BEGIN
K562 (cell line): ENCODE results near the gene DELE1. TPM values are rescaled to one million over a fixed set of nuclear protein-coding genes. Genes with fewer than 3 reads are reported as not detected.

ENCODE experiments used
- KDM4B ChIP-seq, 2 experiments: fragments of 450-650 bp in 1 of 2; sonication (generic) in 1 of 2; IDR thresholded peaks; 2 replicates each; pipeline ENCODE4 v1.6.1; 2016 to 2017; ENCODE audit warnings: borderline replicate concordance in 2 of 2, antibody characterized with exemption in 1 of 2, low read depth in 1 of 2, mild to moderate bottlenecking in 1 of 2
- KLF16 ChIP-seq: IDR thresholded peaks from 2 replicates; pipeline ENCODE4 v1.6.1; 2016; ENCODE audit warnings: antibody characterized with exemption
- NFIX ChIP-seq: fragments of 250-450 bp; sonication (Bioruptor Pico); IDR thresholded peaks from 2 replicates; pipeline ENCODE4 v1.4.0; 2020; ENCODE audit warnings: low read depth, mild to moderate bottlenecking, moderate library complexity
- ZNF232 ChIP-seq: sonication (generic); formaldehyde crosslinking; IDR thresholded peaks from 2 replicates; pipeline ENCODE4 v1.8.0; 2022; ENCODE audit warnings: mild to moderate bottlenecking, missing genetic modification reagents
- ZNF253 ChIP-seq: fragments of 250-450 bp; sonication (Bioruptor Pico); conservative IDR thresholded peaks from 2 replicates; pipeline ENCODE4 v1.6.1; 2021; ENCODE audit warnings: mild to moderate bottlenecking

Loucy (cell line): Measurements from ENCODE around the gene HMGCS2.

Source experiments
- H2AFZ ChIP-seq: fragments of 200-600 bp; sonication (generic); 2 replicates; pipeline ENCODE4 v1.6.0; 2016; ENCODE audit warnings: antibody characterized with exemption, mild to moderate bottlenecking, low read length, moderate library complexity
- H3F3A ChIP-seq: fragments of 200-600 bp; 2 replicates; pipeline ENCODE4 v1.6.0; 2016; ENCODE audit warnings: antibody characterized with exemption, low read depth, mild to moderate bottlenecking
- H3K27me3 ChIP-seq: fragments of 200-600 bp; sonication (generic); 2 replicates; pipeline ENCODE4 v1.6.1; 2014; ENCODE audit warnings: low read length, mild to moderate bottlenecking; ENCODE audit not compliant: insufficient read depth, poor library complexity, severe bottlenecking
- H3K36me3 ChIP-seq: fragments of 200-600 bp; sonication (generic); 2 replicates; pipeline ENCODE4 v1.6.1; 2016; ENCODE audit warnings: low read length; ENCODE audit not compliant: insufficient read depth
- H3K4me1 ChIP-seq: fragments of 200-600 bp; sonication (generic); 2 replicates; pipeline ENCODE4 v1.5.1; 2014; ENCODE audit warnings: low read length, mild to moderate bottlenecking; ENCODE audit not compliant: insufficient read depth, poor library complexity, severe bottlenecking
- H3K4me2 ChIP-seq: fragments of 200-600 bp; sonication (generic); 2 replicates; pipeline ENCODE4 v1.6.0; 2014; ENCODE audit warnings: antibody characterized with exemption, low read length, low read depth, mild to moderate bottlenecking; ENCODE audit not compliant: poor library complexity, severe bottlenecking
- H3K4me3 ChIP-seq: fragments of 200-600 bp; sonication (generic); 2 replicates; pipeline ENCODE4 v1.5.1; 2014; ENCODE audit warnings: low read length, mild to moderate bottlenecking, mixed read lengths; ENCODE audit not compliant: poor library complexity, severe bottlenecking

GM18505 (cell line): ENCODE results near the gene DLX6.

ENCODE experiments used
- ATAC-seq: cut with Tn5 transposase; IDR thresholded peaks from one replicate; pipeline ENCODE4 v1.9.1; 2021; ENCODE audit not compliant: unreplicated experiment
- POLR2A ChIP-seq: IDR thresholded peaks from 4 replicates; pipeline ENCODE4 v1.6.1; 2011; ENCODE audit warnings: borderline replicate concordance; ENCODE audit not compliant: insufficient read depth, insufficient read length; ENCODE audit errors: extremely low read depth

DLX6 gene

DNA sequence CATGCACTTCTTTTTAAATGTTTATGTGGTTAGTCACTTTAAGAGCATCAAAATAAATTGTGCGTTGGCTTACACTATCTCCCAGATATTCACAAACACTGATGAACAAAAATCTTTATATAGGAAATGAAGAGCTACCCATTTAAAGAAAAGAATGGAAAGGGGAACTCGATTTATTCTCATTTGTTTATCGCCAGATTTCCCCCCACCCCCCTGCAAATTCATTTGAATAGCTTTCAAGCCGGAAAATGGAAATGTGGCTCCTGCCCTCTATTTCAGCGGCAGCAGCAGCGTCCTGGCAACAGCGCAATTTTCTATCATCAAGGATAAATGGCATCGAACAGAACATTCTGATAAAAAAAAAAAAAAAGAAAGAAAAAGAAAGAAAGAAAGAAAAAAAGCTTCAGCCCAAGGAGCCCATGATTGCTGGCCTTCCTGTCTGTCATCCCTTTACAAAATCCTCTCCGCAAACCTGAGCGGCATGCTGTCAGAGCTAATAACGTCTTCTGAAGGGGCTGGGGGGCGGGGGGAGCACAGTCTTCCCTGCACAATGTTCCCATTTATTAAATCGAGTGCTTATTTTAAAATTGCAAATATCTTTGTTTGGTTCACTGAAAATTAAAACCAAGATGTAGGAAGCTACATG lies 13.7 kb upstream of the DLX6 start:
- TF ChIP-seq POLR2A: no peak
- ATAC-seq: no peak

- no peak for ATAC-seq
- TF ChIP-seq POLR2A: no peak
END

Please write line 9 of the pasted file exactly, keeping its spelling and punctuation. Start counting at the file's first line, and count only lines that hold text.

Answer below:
Source experiments